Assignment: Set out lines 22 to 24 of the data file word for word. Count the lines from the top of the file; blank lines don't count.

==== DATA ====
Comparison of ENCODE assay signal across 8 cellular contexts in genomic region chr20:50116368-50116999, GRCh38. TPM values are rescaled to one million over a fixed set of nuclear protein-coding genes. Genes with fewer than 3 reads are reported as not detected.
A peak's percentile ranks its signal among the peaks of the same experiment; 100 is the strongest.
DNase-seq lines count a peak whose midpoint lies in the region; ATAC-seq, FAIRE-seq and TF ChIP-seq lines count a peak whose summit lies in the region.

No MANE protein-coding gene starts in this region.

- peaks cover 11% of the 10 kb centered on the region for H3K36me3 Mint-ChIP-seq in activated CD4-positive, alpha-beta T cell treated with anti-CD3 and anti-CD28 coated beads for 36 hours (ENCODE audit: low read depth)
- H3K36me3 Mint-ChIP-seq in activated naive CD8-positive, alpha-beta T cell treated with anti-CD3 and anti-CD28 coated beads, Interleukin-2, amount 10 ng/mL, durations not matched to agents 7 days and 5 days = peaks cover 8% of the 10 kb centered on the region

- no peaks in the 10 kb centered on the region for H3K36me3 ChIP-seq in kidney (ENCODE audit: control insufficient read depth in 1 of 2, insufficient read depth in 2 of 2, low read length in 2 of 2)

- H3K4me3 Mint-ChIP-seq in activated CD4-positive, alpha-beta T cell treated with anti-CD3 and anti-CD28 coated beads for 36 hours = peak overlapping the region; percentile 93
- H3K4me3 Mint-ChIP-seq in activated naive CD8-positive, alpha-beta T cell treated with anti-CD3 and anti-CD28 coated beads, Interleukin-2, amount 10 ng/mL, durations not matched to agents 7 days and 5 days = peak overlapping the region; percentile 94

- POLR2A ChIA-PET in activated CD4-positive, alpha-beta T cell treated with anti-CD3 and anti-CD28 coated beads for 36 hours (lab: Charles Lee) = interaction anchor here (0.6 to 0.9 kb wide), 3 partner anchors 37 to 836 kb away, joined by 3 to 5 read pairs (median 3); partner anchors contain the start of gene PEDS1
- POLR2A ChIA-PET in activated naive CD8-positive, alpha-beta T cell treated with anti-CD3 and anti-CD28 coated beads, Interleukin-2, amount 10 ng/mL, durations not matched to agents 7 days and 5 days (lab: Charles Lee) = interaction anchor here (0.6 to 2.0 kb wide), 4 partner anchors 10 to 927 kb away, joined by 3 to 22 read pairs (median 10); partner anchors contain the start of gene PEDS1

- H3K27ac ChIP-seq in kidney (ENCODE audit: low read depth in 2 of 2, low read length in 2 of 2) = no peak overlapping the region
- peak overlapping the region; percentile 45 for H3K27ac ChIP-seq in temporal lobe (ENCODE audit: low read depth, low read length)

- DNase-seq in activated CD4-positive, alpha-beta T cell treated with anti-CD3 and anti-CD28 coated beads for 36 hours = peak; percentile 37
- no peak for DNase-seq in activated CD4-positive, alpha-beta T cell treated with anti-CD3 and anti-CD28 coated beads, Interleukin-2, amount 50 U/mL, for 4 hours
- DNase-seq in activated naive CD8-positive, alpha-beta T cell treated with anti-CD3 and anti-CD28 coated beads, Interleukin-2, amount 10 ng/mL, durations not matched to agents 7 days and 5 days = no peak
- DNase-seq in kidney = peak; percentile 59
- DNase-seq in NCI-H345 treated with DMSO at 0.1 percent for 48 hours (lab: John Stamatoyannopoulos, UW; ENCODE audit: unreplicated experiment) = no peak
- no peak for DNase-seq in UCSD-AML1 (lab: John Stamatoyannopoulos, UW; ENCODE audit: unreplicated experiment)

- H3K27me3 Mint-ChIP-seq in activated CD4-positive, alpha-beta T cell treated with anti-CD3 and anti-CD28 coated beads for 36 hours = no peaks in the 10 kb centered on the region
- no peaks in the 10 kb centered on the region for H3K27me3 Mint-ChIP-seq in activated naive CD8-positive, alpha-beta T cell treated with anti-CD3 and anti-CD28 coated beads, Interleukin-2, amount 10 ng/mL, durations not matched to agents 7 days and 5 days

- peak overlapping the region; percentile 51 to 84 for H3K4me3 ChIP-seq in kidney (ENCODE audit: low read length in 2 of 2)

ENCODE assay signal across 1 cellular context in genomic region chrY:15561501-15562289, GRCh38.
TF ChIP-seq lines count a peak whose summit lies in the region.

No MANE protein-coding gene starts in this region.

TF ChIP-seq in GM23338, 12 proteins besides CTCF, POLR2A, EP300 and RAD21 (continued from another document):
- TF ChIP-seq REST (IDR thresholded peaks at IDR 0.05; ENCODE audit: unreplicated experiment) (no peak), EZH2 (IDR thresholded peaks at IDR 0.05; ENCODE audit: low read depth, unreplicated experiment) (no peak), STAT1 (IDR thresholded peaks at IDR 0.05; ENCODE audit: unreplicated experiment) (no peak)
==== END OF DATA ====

- peak overlapping the region; percentile 51 to 84 for H3K4me3 ChIP-seq in kidney (ENCODE audit: low read length in 2 of 2)

ENCODE assay signal across 1 cellular context in genomic region chrY:15561501-15562289, GRCh38.
TF ChIP-seq lines count a peak whose summit lies in the region.